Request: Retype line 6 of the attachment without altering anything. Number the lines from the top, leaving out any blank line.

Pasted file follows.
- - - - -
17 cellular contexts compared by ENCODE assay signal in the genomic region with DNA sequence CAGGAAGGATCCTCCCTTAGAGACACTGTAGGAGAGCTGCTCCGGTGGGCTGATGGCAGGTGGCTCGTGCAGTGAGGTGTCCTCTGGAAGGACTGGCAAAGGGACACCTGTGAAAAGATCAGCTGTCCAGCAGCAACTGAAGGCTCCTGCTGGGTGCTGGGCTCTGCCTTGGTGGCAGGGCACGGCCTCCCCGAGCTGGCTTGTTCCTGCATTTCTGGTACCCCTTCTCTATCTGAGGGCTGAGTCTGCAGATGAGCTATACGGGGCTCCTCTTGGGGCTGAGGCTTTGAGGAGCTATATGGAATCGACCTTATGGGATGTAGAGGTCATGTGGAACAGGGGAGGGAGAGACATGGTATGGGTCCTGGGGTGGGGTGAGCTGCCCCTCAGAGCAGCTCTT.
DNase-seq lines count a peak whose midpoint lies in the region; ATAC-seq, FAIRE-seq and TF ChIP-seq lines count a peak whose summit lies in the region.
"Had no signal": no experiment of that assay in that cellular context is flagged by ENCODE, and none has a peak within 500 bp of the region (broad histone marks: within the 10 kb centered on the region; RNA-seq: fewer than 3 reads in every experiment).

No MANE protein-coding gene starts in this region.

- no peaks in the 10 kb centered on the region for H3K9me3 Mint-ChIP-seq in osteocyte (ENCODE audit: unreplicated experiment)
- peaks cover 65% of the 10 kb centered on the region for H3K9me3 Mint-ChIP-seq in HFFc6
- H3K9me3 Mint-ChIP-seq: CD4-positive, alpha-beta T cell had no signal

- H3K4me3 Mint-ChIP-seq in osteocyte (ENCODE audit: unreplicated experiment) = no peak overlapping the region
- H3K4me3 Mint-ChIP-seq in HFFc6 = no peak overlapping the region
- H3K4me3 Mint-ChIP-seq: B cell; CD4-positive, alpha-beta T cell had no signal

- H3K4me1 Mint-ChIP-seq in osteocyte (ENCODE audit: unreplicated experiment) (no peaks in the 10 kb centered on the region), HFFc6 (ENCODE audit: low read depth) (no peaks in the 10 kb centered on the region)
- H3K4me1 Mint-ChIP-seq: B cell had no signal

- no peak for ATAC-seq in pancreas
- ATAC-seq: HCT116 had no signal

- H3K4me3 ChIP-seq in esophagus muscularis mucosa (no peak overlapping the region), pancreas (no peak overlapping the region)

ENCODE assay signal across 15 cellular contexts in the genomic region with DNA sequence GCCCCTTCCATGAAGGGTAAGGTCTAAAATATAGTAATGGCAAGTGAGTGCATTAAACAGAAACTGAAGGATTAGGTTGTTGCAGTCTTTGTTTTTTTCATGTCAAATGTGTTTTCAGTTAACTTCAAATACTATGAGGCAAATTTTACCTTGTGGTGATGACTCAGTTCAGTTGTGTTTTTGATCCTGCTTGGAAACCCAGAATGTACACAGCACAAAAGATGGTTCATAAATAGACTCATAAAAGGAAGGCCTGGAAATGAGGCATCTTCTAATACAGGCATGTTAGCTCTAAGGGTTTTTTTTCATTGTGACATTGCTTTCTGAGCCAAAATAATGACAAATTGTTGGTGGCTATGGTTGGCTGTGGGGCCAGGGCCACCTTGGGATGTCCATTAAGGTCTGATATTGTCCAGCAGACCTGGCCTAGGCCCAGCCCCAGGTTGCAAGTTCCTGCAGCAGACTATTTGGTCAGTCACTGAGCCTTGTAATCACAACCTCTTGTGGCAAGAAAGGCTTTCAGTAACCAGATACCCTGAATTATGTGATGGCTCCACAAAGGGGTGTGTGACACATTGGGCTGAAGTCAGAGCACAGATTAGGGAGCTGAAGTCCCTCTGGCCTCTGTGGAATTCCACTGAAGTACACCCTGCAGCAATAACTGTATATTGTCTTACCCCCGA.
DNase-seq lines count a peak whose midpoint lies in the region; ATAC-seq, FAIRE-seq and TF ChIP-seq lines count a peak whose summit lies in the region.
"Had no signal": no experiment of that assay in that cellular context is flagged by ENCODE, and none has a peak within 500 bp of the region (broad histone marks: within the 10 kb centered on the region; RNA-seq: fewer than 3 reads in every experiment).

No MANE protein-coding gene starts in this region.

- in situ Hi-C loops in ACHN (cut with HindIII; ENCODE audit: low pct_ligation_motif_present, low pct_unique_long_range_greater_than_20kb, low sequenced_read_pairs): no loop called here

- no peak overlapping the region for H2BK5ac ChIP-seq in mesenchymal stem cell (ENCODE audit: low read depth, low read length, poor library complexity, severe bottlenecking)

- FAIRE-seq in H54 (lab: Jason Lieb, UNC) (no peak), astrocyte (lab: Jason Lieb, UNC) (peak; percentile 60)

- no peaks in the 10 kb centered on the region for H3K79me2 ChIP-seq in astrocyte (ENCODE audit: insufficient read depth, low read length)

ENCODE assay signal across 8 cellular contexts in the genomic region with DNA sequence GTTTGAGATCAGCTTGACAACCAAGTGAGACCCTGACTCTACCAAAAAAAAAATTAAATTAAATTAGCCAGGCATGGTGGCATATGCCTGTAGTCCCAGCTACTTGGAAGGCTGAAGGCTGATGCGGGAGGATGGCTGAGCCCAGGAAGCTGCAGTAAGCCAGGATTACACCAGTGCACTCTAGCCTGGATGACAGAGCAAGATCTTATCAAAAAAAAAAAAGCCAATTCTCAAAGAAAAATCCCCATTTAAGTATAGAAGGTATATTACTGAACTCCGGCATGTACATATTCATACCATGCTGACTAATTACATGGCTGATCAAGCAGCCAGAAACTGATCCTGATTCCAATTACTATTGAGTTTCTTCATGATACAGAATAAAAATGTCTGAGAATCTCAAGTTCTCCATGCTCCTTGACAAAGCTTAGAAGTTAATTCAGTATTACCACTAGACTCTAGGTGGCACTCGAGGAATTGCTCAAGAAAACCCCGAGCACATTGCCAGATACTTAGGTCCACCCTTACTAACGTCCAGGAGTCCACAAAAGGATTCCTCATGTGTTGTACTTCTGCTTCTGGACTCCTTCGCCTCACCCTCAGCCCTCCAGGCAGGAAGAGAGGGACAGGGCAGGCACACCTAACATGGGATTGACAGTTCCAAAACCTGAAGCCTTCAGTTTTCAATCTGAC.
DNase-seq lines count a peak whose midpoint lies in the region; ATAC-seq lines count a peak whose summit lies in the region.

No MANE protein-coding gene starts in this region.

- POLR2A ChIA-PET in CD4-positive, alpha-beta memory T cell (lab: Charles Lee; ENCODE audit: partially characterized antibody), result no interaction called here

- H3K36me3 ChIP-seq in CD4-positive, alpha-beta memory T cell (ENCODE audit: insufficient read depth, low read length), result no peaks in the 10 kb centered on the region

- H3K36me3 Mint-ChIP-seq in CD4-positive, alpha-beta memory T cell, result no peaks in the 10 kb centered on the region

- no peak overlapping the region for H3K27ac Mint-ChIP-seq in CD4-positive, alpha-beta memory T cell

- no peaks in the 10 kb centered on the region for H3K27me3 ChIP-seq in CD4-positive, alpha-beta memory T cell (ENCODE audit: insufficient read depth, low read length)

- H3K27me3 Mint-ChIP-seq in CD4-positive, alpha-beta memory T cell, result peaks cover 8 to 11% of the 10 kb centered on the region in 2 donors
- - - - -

- peaks cover 65% of the 10 kb centered on the region for H3K9me3 Mint-ChIP-seq in HFFc6